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Fresnel Diffraction

  1. Nov 11, 2005 #1
    Hey people....

    This isnt really a homewrok question, im asking it to try and improve my understanding, but if i still have posted it in the wrong place i sincerely apologise if i upset anyone.

    I am going over some notes before my exam in 4 days and have encountered a problem...

    the synopsis says i need to be able to "explain why the Fresnel diffraction pattern of a single slit can have zero intensity at its centre."

    its not in my notes, and ive looked it up in Giancoli, but it doesnt distinguish between Fresnel diffraction and Fraunhofer diffraction so it was no help....

    Just a brief description would be all i need...can anyone help?

  2. jcsd
  3. Nov 18, 2005 #2
    Knowing what light will do when it approaches an obstacle is a very difficult problem. It's actually an E&M problem in disguise. An exact solution is almost always impossible, so we develop techniques to simplify the calculation in order to get the answer.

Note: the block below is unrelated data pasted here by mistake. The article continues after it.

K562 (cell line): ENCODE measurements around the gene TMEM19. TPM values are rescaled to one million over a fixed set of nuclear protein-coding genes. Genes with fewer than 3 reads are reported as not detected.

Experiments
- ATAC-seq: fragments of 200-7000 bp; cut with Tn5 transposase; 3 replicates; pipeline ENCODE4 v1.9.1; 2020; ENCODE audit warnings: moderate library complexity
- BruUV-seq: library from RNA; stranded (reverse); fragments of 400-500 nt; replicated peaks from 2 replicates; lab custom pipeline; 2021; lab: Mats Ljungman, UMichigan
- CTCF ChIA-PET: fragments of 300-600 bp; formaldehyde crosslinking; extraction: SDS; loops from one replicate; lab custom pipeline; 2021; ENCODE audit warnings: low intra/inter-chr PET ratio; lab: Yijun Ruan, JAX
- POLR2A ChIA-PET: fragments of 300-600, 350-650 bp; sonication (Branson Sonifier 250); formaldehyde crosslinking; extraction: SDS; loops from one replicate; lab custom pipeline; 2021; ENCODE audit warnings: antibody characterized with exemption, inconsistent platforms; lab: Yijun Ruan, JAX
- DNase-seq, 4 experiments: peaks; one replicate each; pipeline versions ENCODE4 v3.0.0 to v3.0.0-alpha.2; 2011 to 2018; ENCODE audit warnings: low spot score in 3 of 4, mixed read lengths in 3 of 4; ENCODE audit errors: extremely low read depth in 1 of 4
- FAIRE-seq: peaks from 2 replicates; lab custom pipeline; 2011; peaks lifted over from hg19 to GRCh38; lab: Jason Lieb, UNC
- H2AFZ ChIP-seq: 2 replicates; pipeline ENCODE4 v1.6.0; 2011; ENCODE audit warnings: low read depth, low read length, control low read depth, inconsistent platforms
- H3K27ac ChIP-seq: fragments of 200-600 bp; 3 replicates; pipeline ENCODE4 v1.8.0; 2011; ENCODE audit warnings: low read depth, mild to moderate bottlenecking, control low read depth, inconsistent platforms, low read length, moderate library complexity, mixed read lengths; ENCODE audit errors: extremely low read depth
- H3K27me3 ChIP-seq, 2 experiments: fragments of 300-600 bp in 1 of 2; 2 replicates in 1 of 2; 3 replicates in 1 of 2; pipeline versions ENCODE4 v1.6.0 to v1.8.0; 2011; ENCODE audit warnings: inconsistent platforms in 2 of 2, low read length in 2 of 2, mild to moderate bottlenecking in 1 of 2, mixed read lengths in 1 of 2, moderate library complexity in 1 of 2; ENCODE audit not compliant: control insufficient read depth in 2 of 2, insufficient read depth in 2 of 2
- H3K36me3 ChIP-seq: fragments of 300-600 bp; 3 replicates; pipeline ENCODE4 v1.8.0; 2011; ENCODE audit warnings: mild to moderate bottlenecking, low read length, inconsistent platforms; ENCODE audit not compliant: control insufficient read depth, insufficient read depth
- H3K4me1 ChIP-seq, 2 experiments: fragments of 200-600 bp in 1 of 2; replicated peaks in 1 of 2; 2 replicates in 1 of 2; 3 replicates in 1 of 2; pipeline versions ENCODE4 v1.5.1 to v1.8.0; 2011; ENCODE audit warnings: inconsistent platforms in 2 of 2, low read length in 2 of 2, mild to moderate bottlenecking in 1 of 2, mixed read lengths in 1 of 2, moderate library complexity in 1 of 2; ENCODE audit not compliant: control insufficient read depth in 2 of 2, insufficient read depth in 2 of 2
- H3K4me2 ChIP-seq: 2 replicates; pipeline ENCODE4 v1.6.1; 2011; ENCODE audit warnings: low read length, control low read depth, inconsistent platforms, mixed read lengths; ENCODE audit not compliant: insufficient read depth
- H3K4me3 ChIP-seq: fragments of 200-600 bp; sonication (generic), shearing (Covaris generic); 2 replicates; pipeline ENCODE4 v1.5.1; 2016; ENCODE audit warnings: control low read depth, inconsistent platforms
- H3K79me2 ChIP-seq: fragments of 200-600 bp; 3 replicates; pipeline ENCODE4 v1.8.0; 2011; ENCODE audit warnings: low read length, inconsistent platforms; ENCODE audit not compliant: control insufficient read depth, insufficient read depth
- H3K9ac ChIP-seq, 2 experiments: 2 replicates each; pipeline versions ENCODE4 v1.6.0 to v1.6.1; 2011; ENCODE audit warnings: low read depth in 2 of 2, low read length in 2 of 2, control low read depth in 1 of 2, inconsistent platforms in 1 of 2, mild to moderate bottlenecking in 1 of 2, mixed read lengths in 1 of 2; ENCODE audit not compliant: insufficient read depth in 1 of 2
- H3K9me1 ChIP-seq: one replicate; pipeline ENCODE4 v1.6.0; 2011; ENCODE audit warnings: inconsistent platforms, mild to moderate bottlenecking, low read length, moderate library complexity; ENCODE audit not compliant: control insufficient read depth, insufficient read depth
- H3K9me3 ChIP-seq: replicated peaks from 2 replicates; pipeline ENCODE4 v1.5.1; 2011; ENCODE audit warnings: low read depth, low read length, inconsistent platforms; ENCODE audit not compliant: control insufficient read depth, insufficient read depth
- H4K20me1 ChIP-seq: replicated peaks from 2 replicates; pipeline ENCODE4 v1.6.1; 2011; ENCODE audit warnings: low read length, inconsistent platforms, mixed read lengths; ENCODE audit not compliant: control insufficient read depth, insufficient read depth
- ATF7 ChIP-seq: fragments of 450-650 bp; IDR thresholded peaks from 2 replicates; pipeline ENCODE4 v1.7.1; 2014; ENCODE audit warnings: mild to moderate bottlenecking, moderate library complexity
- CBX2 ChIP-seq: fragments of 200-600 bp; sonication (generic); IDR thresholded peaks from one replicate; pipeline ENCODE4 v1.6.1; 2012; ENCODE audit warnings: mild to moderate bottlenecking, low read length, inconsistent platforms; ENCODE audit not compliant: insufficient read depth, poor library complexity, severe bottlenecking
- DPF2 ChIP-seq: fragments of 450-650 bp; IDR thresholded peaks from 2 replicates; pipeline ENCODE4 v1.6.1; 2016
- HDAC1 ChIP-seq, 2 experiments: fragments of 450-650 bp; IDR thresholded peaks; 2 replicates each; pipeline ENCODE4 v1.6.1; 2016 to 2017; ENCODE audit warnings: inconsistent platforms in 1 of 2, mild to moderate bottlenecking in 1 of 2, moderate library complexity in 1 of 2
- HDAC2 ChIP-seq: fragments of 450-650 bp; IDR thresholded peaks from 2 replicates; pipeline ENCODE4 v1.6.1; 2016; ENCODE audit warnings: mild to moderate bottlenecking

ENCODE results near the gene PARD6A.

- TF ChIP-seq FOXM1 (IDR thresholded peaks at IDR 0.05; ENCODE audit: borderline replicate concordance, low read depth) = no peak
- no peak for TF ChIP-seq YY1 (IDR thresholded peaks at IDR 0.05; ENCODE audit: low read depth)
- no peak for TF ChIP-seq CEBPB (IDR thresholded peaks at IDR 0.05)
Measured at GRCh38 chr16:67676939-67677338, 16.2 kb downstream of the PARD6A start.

When we care about what happens far from the obstacle, we can make certain simplifying approximations, and call it "far field diffraction". This is called Fraunhofer diffraction. It's mathematically more simple than Fresnel diffraction.

    When we care about what happens close to the obststacle, we can make other simplifying approximations, and call it "near field diffraction". This is called Fresnel diffraction. It's mathematically more complex than Fraunhofer diffraction.

    I happen to be extremely weak in optics. My only real experience with optics is teaching geometric optics and reading the chapter on Kirchhoff's diffraction theorem in Max Born's book on optics (mainly because I have a keen interest in E&M).

    I believe all the pretty pictures you see of diffraction, like the archtypical "single slit diffraction pattern" are all Fraunhofer images, but I could be mistaken about that.

    As for why Fresnel diffraction can have a minima at the center... I have no idea. I assume your teacher meant light going through a slit and impinging on a flat screen. No clue. Diffraction theory is a really difficult subject.
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